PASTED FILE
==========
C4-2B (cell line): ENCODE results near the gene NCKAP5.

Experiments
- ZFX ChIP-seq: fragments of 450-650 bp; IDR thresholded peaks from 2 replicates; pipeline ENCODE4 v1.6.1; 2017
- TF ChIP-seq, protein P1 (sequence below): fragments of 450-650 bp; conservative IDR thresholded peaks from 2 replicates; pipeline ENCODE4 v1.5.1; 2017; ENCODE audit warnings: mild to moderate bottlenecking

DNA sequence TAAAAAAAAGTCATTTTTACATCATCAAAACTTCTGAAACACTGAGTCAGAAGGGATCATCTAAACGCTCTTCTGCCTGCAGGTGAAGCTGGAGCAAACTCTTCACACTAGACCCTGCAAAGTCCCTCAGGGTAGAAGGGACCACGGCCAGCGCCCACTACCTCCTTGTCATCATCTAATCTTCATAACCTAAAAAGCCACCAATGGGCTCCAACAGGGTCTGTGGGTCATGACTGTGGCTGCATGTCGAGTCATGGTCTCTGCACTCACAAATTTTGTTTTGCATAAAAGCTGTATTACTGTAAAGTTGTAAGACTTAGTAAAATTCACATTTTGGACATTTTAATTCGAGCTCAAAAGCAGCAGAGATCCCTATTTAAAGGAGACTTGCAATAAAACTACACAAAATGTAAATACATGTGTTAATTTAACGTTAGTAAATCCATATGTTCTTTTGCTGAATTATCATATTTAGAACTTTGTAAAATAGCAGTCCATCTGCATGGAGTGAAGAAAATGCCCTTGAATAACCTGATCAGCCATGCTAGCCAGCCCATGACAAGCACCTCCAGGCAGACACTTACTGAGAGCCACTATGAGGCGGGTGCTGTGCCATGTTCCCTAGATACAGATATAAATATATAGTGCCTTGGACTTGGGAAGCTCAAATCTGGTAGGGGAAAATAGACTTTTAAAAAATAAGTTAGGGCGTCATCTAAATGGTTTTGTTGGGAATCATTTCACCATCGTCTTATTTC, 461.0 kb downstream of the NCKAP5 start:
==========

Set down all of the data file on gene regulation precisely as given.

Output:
C4-2B (cell line): ENCODE results near the gene NCKAP5.

Experiments
- ZFX ChIP-seq: fragments of 450-650 bp; IDR thresholded peaks from 2 replicates; pipeline ENCODE4 v1.6.1; 2017
- TF ChIP-seq, protein P1 (sequence below): fragments of 450-650 bp; conservative IDR thresholded peaks from 2 replicates; pipeline ENCODE4 v1.5.1; 2017; ENCODE audit warnings: mild to moderate bottlenecking

DNA sequence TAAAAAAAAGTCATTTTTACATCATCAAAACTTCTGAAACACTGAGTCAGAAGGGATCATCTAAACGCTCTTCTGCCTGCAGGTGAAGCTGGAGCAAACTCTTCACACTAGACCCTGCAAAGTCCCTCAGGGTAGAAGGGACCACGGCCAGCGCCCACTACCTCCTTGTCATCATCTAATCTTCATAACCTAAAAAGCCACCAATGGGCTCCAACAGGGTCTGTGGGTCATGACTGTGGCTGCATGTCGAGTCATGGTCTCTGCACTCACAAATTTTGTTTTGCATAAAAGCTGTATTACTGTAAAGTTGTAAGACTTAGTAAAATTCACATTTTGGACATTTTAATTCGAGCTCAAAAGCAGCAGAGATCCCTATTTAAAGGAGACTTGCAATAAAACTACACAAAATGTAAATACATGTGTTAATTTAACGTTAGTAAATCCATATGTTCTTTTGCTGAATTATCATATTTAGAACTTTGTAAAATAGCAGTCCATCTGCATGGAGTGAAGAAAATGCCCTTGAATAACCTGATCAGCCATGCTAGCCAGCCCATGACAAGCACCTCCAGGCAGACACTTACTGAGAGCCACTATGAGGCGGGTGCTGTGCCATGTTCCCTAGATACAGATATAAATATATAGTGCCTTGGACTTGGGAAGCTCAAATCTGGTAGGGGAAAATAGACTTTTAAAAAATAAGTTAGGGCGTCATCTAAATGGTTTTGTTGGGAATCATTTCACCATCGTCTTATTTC, 461.0 kb downstream of the NCKAP5 start: